Women who breastfeed their children for three years are outliers, but they are not spectacles, and we shouldn't hold them up as either Madonnas or freaks. Women who do not breastfeed are not monsters, and we should not condemn them, or really have any opinion about their decision at all.

TIME wanted attention. They have gotten it. And the shame of it is that the article accompanying the photo and headline has moments of nuanced exploration of the global social questions raised by the attachment theory of parenting. "The arguments for and against," author Kate Pickett writes, "mirror questions about family and work that still divide America five decades after the advent of modern feminism, when nearly half the U.S. workforce is made up of women."

So, let's talk about that. But let's not wrap it in the tired trope of my-way-is-better-than-yours and parenting-means-choosing-a-camp and cool-we-can-put-a-breast-on-our-cover-if-we-say-it's-a-social-schism.

I refuse to see either a heroine or an extremist in TIME's cover photo. I won't condemn her or praise her. I will not stoop to the level of pretending that we are so unidimensional that we can be divided by a lifestyle choice.

I am not Mom enough.

Follow Lisa Belkin on Twitter: http://www.twitter.com/lisabelkin

Quoting LauraKW:

 Best answer in the entire post.

Quoting Momniscient:

Don't care.

Just another pawn in the mommy wars. For either end of the spectrum. 

 


 





LoveMyLilPeople
by on May. 12, 2012 at 8:48 AM


Quoting kailu1835:

 Do you mean the video?  The article is about a mom and her 3 year old.  I didn't watch the video.  I know a mother who induced breastmilk to feed her 3 month old adopted daughter, but when the child is already 3 it seems a bit odd to me, but then that's just because I wouldn't personally do it.  I won't judge her for breastfeeding her adopted child.

I did have to laugh at this part though: "I would be way more impressed with Time if they put a mom on the cover in the typical age bracket of 'attachment parenting,'" Salon's Irin Carmon tweeted. "Not a 26-year-old."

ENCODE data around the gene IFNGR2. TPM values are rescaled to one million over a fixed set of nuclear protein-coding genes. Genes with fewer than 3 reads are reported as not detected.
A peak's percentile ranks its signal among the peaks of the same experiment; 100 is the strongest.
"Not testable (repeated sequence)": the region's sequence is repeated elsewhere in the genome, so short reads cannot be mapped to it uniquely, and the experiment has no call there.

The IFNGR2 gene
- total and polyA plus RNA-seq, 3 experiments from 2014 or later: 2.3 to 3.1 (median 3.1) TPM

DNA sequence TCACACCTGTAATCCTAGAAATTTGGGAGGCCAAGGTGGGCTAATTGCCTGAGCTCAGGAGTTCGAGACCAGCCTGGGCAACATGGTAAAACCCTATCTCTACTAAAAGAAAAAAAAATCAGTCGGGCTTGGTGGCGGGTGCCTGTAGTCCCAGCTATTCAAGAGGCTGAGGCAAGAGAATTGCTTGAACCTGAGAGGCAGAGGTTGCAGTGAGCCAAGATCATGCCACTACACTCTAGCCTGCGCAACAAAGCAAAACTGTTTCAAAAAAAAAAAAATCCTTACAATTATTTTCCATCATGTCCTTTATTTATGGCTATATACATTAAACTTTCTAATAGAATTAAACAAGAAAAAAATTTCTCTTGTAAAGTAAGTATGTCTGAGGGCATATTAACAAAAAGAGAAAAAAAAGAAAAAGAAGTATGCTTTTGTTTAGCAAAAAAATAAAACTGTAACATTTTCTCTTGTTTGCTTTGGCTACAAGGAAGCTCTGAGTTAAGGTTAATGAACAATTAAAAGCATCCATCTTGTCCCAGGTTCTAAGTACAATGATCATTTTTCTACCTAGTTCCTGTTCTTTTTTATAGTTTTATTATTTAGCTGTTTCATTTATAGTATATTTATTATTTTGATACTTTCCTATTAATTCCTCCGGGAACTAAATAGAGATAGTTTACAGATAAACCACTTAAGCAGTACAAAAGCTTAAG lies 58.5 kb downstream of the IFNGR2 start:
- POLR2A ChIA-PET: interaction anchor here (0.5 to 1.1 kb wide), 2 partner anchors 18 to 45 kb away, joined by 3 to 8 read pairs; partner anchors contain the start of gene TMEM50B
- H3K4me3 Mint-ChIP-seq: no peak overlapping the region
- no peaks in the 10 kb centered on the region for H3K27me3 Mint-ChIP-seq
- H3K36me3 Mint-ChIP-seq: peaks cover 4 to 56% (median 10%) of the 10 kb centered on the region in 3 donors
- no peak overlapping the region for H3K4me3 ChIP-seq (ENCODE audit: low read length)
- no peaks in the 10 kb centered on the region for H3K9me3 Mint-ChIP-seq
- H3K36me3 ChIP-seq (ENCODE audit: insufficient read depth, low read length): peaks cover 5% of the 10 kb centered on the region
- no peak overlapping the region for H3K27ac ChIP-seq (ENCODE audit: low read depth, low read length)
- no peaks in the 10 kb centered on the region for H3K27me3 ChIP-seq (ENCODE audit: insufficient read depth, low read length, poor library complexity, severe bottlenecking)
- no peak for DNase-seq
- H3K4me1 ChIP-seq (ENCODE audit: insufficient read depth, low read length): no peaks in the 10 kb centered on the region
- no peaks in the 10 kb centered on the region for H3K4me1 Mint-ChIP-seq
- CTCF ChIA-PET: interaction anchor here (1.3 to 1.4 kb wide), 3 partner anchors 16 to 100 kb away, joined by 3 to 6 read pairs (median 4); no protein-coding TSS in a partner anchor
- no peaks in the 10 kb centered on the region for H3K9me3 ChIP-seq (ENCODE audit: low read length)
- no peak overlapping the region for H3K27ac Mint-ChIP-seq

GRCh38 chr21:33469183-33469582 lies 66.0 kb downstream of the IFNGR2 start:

Just what age bracket is AP allowed?

Quoting LoveMyLilPeople:

 

Quoting kailu1835:

 People who think breastfeeding toddlers is wrong are being very ethnocentric.  They believe that the way THEY do it is the only right way.  Babies should be weaned when mother and child are BOTH ready, whenever that happens to be.  I know people whose children did not wean completely until 4 years old.  In many cultures this is the case.

I get that many people cannot breastfeed for whatever reason, or purposefully set out not to.  That's fine, but they don't have the right to complain about those who do, for however long they do.  Breastfeeding a toddler most definitely does not cause them psychological problems, and has a lot of benefits.    All babies/toddlers wean themselves when they're ready.  Those moms that are still feeding their 7 year olds are doing so because they (mom) didn't want it to end and kept it going even though the child showed signs of stopping.  It is about pro-choice.  It is about choosing what you're going to do with your breasts AND your child.

I agree with you... it does seem wrong to me for a mother to breastfeed a seven-year-old.  At that age they are going to school and making friendships and becoming a person independant of their family.  It just seems highly inappropriate.  However, breastfeeding is a choice and what someone does with that choice is up to them. 

What do you make of the mother in this article, though?  Breastfeeding a child that she adopted that had already been weaned.  To this child she was a virtual stranger and the child probably wasn't ever breastfed.  Then she brings him into her home and stuffs her breast in his mouth?  She adopted him two years ago... which means he was three when she adopted him.  Colostrum is the most important part of breast milk and a baby gets that in the first couple of months... this child didn't get that.  I used to help teach a pre-school class with three and four-year-olds.  I know what personalities they already had.  It seems strange to me to start breastfeeding a child that is already capable of being shy with strangers and has already formed some ideas about the world....

 

Yeah, she says in the article that she also breastfeeds her five-year-old adopted son and that she adopted him in 2010.  She also says that some people react strongly to the pictures of her breastfeeding him that you can apparently see in her blog, but she thinks it has less to do with the fact that she was breastfeeding a child who when he came into her home she was a virtual stranger and more about the fact that he's black.  I certainly didn't have issue with him being black, but it is odd whether she likes it or not to push that on a child who hasn't grown up that way and doesn't know her. 

I didn't read that last thing you were talking about because I don't use Twitter, but I don't understand that comment either.  Mothers aren't all over the age of thirty.